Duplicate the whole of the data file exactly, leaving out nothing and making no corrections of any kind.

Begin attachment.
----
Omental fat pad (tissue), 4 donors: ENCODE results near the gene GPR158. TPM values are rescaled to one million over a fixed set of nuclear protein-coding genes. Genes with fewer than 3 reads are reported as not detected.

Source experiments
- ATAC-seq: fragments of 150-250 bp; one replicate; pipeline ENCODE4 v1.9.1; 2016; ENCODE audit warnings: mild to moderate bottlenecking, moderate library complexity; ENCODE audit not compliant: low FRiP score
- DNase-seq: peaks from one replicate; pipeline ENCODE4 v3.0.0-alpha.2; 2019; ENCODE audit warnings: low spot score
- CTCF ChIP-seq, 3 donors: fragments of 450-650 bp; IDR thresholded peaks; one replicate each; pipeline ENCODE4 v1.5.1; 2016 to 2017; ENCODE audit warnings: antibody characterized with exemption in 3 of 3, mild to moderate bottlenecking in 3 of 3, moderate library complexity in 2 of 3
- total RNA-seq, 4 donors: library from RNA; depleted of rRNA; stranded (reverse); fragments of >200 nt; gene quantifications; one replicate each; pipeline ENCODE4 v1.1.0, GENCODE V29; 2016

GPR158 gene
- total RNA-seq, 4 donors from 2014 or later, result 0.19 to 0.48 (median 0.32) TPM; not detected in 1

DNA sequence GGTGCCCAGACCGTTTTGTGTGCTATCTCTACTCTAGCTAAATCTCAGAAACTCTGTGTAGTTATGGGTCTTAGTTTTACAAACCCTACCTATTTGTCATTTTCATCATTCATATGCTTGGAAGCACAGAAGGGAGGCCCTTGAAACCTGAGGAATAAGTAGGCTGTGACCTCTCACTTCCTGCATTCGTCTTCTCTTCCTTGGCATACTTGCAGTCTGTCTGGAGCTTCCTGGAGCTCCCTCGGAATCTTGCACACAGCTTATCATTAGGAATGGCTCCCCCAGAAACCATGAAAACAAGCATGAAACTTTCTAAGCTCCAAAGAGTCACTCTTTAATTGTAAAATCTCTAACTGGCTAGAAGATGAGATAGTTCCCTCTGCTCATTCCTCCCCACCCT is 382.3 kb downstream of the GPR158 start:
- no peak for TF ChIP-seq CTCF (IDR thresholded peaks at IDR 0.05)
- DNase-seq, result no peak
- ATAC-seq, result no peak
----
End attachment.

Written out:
Omental fat pad (tissue), 4 donors: ENCODE results near the gene GPR158. TPM values are rescaled to one million over a fixed set of nuclear protein-coding genes. Genes with fewer than 3 reads are reported as not detected.

Source experiments
- ATAC-seq: fragments of 150-250 bp; one replicate; pipeline ENCODE4 v1.9.1; 2016; ENCODE audit warnings: mild to moderate bottlenecking, moderate library complexity; ENCODE audit not compliant: low FRiP score
- DNase-seq: peaks from one replicate; pipeline ENCODE4 v3.0.0-alpha.2; 2019; ENCODE audit warnings: low spot score
- CTCF ChIP-seq, 3 donors: fragments of 450-650 bp; IDR thresholded peaks; one replicate each; pipeline ENCODE4 v1.5.1; 2016 to 2017; ENCODE audit warnings: antibody characterized with exemption in 3 of 3, mild to moderate bottlenecking in 3 of 3, moderate library complexity in 2 of 3
- total RNA-seq, 4 donors: library from RNA; depleted of rRNA; stranded (reverse); fragments of >200 nt; gene quantifications; one replicate each; pipeline ENCODE4 v1.1.0, GENCODE V29; 2016

GPR158 gene
- total RNA-seq, 4 donors from 2014 or later, result 0.19 to 0.48 (median 0.32) TPM; not detected in 1

DNA sequence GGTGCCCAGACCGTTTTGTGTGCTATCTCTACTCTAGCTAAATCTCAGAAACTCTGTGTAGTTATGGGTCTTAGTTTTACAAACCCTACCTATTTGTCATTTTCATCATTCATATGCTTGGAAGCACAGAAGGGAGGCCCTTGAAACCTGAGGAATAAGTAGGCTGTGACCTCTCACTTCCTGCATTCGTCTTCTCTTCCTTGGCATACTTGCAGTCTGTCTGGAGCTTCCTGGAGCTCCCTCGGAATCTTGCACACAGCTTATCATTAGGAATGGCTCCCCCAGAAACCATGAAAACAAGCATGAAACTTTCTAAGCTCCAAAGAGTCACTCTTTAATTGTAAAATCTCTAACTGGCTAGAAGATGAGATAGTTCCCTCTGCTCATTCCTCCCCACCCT is 382.3 kb downstream of the GPR158 start:
- no peak for TF ChIP-seq CTCF (IDR thresholded peaks at IDR 0.05)
- DNase-seq, result no peak
- ATAC-seq, result no peak